The Boulder Lake Trail is one of the more popular routes in the Trinity Alps. The short, relatively level route deposits one at the edge of Boulder Lake only 1.9 miles from the trailhead. While the lake is an excellent destination in its own right, it is only the gateway for a great introductory adventure into the backcountry of the Trinity Alps. From Boulder Lake, one can continue into the granite cliffs above the lake, visit Tapie, Lost and Found Lakes and throw in an ascent up Tapie Peak, quite possibly the Trinity Alps’ easiest summit to reach. Such a climb, while easy, is not without its thrills and its payoffs. Views from the summit are outstanding.
The Boulder Lake Trail begins at the end of a large trailhead, where information about the area is posted. The trail immediately heads off to the south, following a now abandoned jeep trail. The grade is very mild and occasional views to the south are possible when the tree cover opens up. After about 0.5 miles the jeep trail transitions into single track and enters into the trees from which it will remain for most of the rest of the trip to Boulder Lake. A little over a mile the route makes a switchback, heading north before rounding the top of a bluff. Ducks found on the left side of the trail mark the 0.5 mile route to Little Boulder Lake. From the junction with the Little Boulder Lake route, the trail drops moderately into the Boulder Lake basin. After the trail drops, it deposits one at the outlet of the lake where there are 5 or 6 good campsites.
Tapie, Lost, and Found Lakes
While it is possible to reach the lakes by climbing directly up the granite cliffs and boulder fields at the south end of the lake, an easier route can be had by following the trail a little further beyond the outlet and then traversing the boulder field at the base of the peak.
From the outlet of Boulder Lake, the trail continues along the eastern edge of the lake, passing through meadows and crossing the inlet creek that flows into Boulder Lake. The route continues along the side the creek, through more flower filled meadows. At this point, the trail begins to climb in earnest. The tree cover remains and provides shade, but to the right of the route is the large boulder field that extends north from the sheer flanks of Tapie Peak. This portion of the trip to Tapie, Lost and Found Lakes is the steepest of the entire trip. Halfway up the climb, the trail crosses the creek and continues climbing on the east side. If reaching Tapie Lake is the only destination one has in mind, this is the point from which to strike out across the talus slope. Staying at this level will deposit one just above small Tapie Lake, which is nestled in a small granite bowl high above Boulder Lake. An awesome view of Mount Shasta awaits from the dike on the north side of the Lake. Climbing above the lake will lead to Lost and Found Lakes if one decides to continue further.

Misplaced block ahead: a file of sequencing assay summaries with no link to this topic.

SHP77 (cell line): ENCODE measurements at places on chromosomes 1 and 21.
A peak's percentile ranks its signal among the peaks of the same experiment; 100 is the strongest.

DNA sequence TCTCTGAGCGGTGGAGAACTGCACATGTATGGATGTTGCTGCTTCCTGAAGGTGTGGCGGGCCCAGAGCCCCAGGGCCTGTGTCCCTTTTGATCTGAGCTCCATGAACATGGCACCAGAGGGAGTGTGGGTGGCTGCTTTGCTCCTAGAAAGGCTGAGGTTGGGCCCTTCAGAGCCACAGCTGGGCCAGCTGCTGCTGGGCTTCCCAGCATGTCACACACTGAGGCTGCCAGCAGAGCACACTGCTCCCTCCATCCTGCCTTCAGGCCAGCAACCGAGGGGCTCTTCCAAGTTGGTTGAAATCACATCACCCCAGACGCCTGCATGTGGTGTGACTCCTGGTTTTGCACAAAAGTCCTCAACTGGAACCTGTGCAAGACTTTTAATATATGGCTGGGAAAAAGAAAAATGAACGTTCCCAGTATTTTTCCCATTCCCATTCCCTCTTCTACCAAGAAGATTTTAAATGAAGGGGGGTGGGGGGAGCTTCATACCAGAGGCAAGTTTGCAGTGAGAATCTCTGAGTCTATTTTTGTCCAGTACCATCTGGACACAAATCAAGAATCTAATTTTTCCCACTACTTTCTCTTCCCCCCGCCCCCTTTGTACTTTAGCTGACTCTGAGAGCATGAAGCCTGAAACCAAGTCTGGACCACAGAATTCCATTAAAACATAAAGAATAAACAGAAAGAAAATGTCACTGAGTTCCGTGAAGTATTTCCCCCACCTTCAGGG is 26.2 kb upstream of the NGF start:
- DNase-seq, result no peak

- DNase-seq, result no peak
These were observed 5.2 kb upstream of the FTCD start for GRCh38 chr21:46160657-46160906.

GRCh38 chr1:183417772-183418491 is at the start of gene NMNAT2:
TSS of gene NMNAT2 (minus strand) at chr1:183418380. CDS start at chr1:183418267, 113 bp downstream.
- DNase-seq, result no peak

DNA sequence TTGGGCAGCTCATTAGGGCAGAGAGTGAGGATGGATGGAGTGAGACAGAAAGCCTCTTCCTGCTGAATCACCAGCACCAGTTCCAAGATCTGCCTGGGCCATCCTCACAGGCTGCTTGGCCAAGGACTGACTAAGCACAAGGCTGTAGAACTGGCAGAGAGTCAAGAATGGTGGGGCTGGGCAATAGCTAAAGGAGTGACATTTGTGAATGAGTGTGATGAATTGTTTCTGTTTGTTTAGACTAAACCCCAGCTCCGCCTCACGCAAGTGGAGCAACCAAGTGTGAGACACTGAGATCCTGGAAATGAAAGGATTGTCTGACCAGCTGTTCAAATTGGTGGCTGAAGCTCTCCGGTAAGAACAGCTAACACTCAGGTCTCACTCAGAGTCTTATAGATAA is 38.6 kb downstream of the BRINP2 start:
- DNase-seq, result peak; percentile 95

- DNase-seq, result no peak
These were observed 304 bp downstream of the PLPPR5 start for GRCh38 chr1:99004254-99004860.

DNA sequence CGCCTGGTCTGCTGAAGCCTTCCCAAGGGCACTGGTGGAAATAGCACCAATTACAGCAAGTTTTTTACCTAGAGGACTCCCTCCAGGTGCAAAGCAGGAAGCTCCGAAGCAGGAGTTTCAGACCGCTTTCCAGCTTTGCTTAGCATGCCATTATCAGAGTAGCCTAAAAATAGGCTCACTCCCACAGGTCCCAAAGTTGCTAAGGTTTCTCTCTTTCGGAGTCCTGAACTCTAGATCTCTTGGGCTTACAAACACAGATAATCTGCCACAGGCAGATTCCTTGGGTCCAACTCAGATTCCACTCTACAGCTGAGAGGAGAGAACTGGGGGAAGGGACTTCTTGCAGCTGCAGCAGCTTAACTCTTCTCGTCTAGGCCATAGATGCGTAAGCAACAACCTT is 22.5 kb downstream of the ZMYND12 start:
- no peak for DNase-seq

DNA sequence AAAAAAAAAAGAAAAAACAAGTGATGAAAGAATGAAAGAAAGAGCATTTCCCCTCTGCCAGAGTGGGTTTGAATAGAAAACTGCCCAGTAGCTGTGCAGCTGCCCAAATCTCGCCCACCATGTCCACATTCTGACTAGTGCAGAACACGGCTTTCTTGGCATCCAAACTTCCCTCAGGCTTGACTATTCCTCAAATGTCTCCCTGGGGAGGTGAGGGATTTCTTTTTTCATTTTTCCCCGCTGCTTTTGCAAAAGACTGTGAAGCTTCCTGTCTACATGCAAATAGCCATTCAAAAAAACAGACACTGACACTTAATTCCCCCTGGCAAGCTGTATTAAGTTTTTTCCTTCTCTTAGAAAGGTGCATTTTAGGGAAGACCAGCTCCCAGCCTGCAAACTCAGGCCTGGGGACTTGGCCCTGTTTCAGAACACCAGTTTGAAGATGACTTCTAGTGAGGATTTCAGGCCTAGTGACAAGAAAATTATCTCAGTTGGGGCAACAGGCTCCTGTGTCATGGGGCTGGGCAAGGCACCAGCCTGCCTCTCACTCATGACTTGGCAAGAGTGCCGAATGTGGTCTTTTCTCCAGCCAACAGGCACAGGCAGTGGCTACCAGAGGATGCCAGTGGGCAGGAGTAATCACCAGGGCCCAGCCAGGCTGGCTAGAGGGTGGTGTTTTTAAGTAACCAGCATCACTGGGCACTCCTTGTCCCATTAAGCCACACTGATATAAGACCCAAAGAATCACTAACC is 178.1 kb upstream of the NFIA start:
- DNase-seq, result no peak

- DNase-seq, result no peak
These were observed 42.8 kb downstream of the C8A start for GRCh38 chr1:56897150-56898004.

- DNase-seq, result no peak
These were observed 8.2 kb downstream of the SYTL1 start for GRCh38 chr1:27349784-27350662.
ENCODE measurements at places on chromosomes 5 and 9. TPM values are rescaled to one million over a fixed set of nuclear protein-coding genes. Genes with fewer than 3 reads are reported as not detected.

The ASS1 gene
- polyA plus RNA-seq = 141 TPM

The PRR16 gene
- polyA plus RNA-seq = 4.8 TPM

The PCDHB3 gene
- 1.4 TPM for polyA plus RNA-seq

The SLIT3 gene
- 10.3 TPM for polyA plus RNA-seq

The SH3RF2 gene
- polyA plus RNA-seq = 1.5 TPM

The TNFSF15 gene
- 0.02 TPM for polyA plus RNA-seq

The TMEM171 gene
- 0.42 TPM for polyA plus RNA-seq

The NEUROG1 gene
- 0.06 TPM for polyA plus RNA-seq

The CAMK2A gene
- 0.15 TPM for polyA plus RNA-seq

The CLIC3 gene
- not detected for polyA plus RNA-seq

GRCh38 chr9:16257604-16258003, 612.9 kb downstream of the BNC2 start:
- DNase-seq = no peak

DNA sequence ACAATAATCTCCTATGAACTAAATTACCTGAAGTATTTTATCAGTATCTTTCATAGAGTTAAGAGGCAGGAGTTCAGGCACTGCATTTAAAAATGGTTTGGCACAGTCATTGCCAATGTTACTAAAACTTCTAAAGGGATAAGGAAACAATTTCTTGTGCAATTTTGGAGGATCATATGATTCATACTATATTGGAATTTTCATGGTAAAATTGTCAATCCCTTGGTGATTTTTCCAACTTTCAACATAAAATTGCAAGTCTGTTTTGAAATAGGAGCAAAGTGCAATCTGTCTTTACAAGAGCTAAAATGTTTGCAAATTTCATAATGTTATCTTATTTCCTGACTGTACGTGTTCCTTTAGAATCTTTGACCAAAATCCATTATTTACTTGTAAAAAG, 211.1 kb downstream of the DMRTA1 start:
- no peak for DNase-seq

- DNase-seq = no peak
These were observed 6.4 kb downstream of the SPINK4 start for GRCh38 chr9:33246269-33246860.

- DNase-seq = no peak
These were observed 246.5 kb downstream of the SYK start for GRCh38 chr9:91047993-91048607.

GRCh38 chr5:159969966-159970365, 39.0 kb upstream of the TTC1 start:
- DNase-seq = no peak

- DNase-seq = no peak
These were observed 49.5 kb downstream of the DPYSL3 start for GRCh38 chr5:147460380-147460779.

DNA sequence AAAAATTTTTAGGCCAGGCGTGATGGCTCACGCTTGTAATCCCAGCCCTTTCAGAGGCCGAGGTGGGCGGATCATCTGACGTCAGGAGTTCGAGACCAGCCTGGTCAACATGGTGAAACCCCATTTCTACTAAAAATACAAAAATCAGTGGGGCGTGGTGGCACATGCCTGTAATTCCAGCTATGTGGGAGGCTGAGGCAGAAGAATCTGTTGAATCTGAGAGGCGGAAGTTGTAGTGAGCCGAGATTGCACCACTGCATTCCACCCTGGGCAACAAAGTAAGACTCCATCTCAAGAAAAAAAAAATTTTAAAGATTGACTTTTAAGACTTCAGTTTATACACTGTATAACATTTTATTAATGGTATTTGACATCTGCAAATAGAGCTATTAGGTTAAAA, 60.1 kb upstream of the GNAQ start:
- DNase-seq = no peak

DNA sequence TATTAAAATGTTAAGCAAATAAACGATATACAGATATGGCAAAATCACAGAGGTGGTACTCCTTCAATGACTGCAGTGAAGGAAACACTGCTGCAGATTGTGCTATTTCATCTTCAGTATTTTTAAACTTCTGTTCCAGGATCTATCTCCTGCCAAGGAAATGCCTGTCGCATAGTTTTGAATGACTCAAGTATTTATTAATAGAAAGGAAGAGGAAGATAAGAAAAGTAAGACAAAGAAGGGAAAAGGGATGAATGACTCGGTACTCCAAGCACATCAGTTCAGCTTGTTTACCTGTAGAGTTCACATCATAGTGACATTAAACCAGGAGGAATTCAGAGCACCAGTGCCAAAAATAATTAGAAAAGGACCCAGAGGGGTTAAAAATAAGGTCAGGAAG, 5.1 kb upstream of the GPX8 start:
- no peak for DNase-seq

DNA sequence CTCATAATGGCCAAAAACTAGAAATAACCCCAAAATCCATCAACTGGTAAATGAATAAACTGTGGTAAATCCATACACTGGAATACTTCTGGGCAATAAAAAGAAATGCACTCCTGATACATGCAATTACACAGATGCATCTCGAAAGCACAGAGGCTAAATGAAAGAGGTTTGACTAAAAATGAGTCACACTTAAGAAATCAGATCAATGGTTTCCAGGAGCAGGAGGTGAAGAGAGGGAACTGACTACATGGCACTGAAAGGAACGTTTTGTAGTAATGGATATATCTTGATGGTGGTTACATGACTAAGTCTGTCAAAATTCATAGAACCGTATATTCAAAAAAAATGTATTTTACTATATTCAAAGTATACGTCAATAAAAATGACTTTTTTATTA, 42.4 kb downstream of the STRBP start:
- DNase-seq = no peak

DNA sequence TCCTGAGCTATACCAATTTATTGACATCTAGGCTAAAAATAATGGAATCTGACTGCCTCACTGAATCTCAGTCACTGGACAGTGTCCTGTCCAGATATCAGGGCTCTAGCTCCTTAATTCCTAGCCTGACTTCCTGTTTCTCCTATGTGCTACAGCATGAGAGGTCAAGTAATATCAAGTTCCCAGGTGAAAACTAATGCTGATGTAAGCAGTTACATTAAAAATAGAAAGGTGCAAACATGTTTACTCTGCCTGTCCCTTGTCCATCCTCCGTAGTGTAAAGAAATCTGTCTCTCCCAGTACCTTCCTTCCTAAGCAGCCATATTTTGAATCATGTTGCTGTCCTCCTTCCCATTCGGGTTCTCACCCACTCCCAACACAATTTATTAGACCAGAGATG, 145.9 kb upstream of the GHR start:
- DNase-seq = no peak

Continuing on along the east side of the creek, the trail maintains a generally southern orientation. When the trail makes a hard eastward turn, this is the point from which to leave the trail. The route is cross-country for the rest of the trip. Once off the trail, listen for the sound of running water, which should last through most of the season. Hike toward the water. If none is heard, head due west from the trail. Either way, one should have no trouble finding the small meadow that constitutes the headwaters of the creek that flows into Boulder Lake. Tapie Peak rises dramatically above the meadow, showing off its most rugged exterior. If climbing the peak is ones goal, resist the temptation to climb directly up the south face. Horrific brush fields bar any reasonable access to the summit.
Beyond the meadow, the route to the lakes simply traverses the boulder field at the base of Tapie Peak. If one manages to maintain a fairly level course, then after following the boulder field, one will have to cross a small draw, on the other side of which is Lost Lake. This is the smallest and shallowest of the three lakes at the base of Tapie Peak. A granite shoulder north of the lake provides great views of Mount Shasta, Billy’s Peak, Ycatapom Peak and the Boulder Lake basin. Reaching Found Lake, the largest and friendliest (in terms of camping) lake is a short trek south from Lost Lake. Tapie Peak is an attractive backdrop to this pretty lake.
Climbing Tapie Peak is a simple matter once one has reached Found Lake. Simply hike southeast from the lake and climb the tree covered boulders to the summit. Views from the summit are good, particularly to the southeast where Ycatapom Peak (lovingly called Y-cat by Trinity Alps fans and climbers). Considering the proximity to the trailhead, relative lack of elevation gain and number of lakes around the mountain, Tapie Peak is without doubt one of the easiest peaks to climb in the Trinity Alps. Only Preacher Peak above the Big Flat can claim to be as easy as Tapie Peak.